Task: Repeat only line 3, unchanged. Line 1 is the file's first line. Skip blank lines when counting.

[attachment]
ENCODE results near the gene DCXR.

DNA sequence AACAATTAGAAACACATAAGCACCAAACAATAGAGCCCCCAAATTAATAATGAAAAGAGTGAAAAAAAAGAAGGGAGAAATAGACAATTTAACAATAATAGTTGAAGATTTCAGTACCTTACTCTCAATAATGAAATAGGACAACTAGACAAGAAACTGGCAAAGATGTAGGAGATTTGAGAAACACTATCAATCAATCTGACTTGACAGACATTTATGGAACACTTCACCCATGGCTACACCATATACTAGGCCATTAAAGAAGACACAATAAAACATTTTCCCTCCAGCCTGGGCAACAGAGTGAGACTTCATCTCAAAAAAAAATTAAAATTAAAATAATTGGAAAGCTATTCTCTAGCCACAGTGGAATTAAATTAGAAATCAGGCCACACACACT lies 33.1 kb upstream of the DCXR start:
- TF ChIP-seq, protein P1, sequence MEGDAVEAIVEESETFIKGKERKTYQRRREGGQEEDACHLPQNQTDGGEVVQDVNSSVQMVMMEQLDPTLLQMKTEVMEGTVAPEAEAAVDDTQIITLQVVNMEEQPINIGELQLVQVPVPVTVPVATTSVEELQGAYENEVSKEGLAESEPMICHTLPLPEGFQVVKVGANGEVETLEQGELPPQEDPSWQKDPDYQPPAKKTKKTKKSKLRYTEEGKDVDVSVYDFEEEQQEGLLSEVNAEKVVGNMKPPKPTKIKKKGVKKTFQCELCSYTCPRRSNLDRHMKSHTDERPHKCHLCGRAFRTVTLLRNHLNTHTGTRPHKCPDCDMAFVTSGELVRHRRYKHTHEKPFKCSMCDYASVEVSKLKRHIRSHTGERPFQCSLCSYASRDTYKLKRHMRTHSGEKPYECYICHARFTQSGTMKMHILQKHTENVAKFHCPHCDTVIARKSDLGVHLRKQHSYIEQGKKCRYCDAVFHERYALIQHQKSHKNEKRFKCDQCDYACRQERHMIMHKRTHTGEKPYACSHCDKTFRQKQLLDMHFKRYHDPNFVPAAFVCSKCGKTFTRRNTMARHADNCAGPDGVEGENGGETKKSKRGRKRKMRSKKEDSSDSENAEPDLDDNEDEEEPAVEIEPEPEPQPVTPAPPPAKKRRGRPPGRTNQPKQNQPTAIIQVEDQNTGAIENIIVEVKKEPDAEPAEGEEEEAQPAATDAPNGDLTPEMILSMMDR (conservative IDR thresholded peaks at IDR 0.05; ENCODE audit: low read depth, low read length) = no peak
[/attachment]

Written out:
- TF ChIP-seq, protein P1, sequence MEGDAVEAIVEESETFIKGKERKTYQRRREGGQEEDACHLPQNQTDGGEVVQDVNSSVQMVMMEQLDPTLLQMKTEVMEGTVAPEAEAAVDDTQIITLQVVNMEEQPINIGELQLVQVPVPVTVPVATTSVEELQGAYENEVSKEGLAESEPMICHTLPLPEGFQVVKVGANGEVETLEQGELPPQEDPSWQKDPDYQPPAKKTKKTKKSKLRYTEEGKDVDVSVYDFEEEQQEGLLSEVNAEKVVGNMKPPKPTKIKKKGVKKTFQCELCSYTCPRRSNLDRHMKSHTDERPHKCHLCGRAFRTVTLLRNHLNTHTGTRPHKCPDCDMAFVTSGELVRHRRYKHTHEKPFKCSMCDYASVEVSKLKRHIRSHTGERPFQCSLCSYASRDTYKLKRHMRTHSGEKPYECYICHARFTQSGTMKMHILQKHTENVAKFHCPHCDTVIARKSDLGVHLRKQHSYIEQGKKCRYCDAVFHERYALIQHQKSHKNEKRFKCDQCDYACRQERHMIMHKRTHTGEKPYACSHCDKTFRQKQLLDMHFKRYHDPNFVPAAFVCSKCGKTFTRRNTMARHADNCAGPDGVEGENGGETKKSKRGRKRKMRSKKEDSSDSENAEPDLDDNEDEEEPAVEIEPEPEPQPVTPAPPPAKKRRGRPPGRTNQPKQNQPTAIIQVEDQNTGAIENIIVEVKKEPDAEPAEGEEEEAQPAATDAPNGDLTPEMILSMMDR (conservative IDR thresholded peaks at IDR 0.05; ENCODE audit: low read depth, low read length) = no peak